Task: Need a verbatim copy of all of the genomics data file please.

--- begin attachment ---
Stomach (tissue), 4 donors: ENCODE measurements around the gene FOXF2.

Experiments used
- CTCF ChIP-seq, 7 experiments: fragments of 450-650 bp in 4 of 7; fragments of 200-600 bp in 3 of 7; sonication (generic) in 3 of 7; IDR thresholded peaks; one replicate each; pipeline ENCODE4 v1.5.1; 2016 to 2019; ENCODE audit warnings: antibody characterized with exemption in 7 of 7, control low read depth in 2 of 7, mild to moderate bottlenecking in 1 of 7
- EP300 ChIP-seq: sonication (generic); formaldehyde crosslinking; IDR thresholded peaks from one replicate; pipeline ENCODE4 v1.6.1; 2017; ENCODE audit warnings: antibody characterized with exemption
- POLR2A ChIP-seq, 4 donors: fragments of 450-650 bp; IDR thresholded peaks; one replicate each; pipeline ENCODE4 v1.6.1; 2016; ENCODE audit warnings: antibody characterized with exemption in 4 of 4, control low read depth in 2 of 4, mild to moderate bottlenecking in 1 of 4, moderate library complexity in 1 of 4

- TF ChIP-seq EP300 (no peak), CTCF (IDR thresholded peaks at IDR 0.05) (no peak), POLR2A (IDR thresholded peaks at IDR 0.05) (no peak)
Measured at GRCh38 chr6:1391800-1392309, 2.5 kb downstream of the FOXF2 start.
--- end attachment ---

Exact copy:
Stomach (tissue), 4 donors: ENCODE measurements around the gene FOXF2.

Experiments used
- CTCF ChIP-seq, 7 experiments: fragments of 450-650 bp in 4 of 7; fragments of 200-600 bp in 3 of 7; sonication (generic) in 3 of 7; IDR thresholded peaks; one replicate each; pipeline ENCODE4 v1.5.1; 2016 to 2019; ENCODE audit warnings: antibody characterized with exemption in 7 of 7, control low read depth in 2 of 7, mild to moderate bottlenecking in 1 of 7
- EP300 ChIP-seq: sonication (generic); formaldehyde crosslinking; IDR thresholded peaks from one replicate; pipeline ENCODE4 v1.6.1; 2017; ENCODE audit warnings: antibody characterized with exemption
- POLR2A ChIP-seq, 4 donors: fragments of 450-650 bp; IDR thresholded peaks; one replicate each; pipeline ENCODE4 v1.6.1; 2016; ENCODE audit warnings: antibody characterized with exemption in 4 of 4, control low read depth in 2 of 4, mild to moderate bottlenecking in 1 of 4, moderate library complexity in 1 of 4

- TF ChIP-seq EP300 (no peak), CTCF (IDR thresholded peaks at IDR 0.05) (no peak), POLR2A (IDR thresholded peaks at IDR 0.05) (no peak)
Measured at GRCh38 chr6:1391800-1392309, 2.5 kb downstream of the FOXF2 start.